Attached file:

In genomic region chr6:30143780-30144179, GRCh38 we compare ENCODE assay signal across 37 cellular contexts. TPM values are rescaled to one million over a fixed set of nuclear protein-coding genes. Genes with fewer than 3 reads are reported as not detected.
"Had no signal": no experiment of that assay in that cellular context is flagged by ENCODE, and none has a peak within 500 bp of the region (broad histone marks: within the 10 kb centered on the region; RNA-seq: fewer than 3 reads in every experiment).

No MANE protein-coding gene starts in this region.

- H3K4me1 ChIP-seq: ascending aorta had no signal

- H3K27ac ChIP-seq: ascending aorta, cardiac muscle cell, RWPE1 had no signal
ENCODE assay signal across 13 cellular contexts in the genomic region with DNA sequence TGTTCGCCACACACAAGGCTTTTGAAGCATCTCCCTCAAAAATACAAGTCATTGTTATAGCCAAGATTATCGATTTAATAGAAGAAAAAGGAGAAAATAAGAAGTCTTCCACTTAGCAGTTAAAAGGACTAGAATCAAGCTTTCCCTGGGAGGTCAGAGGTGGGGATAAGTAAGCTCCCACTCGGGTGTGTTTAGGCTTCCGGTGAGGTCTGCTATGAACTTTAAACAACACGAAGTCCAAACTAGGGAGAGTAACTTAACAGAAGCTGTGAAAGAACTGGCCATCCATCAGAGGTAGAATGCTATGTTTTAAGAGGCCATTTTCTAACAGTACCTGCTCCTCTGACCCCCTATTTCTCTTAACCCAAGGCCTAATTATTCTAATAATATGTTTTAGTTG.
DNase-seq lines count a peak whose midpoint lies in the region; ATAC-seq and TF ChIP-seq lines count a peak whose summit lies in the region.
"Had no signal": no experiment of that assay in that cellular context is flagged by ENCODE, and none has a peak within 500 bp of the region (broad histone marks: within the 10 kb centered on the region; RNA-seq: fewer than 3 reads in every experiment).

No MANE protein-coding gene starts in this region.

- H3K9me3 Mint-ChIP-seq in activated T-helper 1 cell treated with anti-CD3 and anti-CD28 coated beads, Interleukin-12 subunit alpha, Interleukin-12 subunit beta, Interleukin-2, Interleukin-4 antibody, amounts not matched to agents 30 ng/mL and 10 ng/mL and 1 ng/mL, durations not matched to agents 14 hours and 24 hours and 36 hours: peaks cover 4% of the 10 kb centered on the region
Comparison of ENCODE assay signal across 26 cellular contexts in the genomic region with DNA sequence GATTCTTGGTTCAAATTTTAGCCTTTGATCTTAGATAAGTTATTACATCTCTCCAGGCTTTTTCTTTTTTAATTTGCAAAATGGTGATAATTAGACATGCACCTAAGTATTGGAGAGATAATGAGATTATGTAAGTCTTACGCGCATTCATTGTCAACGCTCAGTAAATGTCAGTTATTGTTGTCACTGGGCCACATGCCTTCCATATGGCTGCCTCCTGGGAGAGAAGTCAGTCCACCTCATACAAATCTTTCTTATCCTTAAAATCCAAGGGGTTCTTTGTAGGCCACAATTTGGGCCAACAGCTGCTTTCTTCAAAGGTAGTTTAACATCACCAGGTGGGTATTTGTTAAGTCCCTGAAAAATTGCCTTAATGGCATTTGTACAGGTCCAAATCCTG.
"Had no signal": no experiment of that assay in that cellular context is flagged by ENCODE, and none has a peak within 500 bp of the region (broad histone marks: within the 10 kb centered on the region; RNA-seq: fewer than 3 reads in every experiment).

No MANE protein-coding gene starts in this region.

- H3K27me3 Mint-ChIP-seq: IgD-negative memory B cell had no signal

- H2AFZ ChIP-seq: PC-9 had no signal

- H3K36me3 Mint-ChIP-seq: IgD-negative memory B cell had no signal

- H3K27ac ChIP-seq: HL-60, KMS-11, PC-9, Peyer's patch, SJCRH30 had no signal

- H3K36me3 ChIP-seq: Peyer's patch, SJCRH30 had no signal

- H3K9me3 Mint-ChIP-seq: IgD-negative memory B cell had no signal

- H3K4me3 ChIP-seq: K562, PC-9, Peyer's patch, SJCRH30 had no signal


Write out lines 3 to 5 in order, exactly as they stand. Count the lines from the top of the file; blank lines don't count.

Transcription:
No MANE protein-coding gene starts in this region.

- H3K4me1 ChIP-seq: ascending aorta had no signal

- H3K27ac ChIP-seq: ascending aorta, cardiac muscle cell, RWPE1 had no signal